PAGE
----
History of Earth Day


Elena Keller

Earth Day is usually celebrated in schools with projects like planting trees or drawing PSA posters. But Earth Day isn’t just a day of celebration, it’s a time to remind the world’s population of the importance of protecting the planet we live on. But how did this relatively new holiday come to be?


In the early 1960s, Americans began to become more aware of environmental damage than they ever had before. In 1962, Rachel Carson’s book Silent Spring exposed the dangers of pesticides in the American countryside.


In 1969, a fire on Cleveland’s Cuyahoga River showed the complications with the disposing of chemical waste. Before the 1960s environmental issues were not at the forefront of American politics, resulting in a lack of laws to prevent extreme pollution.


According to History.com, in 1962 United States Senator Gaylord Nelson, a Democrat from Wisconsin, sought to convince political leaders that the planet was in danger. Senator Nelson was inspired by anti-Vietnam war “teach-ins” that were being held in colleges. 


Senator Nelson announced his idea for a holiday to bring attention to environmental issues at a conference in Seattle in 1969. He then convinced conservative Congressman Pete McCloskey and Denis Hayes, a young activist, to join his team and help make his vision a reality.


According to EarthDay.org, the group chose April 22, a date that fell in between Spring Break and final exams in order to get as much student participation as possible, to host college teach-ins. However, Hayes saw the potential to inspire all Americans and after changing the name to “Earth Day” it became a national phenomenon.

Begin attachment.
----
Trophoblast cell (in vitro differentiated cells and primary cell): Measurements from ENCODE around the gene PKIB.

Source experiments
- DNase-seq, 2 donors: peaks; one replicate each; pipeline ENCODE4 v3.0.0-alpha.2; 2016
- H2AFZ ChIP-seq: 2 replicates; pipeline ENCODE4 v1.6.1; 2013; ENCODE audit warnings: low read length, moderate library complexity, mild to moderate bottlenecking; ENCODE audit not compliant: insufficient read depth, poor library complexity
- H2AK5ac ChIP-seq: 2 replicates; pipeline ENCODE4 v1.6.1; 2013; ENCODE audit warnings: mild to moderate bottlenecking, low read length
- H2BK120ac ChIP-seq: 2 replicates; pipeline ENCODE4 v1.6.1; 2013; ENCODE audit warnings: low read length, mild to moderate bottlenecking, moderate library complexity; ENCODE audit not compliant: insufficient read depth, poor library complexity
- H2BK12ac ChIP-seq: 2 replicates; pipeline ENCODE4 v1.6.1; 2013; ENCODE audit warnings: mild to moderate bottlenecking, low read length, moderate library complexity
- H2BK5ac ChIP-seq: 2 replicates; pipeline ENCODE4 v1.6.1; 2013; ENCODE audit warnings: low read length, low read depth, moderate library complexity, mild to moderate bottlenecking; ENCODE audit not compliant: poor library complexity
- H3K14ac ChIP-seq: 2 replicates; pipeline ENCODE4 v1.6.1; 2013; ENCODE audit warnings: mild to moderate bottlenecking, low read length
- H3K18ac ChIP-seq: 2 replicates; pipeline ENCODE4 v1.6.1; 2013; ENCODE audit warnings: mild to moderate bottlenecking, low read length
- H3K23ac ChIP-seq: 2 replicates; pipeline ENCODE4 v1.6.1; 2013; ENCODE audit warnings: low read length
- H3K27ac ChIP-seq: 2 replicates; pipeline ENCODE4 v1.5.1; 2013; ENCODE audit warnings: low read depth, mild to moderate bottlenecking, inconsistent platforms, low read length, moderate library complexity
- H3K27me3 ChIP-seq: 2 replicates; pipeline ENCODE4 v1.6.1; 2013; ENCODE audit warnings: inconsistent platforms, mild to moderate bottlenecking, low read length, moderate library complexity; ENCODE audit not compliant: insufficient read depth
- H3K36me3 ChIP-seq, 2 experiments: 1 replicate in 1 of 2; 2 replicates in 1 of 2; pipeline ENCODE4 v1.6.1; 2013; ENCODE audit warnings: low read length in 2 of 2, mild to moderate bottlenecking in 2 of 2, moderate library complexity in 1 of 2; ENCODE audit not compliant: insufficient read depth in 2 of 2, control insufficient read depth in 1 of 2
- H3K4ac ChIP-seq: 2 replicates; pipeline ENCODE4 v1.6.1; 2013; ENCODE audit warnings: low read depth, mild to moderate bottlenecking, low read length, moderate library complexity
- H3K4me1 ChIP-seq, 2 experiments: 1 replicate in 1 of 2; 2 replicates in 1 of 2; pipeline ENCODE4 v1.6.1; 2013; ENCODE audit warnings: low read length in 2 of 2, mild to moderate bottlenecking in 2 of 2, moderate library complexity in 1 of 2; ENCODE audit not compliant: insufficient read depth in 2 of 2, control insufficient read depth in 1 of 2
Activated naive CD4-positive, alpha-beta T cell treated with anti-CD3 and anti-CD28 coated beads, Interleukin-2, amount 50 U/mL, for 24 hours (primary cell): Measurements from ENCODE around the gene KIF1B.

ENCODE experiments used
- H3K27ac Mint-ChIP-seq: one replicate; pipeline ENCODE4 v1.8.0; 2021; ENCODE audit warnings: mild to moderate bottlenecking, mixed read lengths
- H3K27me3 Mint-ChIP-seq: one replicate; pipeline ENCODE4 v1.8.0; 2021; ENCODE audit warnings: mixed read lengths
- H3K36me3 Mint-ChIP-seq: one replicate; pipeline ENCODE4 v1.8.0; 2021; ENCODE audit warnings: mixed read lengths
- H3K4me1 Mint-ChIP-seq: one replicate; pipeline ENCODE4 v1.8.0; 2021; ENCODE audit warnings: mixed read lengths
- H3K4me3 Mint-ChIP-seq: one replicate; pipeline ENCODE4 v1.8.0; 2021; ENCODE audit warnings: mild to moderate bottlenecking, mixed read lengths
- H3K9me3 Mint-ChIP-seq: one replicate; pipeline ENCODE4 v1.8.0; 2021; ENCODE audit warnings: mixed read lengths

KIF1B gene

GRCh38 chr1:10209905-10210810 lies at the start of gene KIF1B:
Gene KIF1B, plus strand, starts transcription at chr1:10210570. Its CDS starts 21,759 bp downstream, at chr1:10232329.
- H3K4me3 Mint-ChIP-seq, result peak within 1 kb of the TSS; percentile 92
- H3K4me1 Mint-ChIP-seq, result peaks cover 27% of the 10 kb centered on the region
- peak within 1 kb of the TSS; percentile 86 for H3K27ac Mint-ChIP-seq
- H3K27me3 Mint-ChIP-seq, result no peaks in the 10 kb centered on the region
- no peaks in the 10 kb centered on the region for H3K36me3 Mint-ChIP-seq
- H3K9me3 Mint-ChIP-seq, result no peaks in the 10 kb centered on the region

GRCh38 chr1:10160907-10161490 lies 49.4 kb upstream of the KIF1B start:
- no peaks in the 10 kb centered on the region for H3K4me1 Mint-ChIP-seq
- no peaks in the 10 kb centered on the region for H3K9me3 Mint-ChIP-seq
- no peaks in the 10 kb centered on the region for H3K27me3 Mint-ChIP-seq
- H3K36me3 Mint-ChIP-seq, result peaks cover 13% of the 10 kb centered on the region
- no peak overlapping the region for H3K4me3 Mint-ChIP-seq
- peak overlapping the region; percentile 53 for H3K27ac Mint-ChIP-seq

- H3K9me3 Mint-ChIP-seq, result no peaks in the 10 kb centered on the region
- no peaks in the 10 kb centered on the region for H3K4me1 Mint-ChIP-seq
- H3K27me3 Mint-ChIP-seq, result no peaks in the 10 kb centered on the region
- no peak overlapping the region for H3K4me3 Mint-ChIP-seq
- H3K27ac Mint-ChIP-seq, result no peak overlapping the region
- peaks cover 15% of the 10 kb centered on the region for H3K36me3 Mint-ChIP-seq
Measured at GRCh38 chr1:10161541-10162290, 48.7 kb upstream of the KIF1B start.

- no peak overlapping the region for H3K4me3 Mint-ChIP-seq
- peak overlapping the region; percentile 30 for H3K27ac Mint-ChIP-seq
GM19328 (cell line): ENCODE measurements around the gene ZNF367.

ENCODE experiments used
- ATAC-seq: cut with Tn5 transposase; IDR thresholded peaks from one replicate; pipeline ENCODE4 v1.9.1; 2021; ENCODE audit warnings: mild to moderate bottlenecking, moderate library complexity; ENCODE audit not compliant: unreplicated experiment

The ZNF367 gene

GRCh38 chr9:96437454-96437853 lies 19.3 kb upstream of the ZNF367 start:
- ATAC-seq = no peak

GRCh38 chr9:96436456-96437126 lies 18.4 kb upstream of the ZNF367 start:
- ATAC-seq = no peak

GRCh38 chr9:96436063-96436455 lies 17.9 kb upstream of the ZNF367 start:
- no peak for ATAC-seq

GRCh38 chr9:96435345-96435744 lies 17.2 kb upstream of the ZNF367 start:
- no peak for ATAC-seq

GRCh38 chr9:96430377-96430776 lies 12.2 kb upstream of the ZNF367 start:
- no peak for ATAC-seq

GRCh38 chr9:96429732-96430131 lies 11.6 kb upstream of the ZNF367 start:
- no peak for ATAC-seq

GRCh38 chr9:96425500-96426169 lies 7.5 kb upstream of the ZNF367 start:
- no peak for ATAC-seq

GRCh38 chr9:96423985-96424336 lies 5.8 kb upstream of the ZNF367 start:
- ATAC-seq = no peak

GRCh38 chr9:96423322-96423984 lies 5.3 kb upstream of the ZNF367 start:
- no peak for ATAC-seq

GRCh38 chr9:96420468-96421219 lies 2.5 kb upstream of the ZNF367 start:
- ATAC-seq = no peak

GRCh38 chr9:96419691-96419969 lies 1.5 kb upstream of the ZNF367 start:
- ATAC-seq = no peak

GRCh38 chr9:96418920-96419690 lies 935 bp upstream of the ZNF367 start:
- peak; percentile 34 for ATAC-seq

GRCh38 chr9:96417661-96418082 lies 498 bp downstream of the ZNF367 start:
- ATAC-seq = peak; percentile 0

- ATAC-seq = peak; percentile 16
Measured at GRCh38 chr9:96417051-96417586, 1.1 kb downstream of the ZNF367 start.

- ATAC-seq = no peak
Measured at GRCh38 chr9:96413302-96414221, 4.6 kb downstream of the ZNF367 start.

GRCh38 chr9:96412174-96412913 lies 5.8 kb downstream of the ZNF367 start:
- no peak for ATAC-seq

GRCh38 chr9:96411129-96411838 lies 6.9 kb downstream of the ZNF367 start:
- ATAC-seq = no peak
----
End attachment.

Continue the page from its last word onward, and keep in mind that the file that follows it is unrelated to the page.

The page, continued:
The first national celebration of Earth Day was held on April 22, 1970, where millions of Americans held rallies in Chicago, New York City, Los Angeles, and Philadelphia. This first Earth Day brought about a start to the “environmental decade” as 25% of Americans polled in 1971 said protecting the environment was an important goal.


This first earth day also led to governmental change, with the creation of the United States Environmental Protection Agency and the creation of laws such as the National Environmental Education Act, the Occupational Safety and Health Act, and the Clean Air Act. 


The holiday was first celebrated globally in 1990, as Dennis Hayes organized a new global campaign that mobilized 200 million people in 141 countries. Earth Day 1990 led to the United Nations Earth Summit in 1992 and it led to Senator Nelson being awarded the Presidential Medal of Freedom for his work as founder of Earth Day.


Since its first celebration in 1970, Earth Day continues to be celebrated every year with people around the world using the holiday as an opportunity to advocate for environmental issues like climate change and global warming. Although no big rallies or protests can be held this year in the wake of the coronavirus, people are still making sure their voices are heard in order to protect this planet.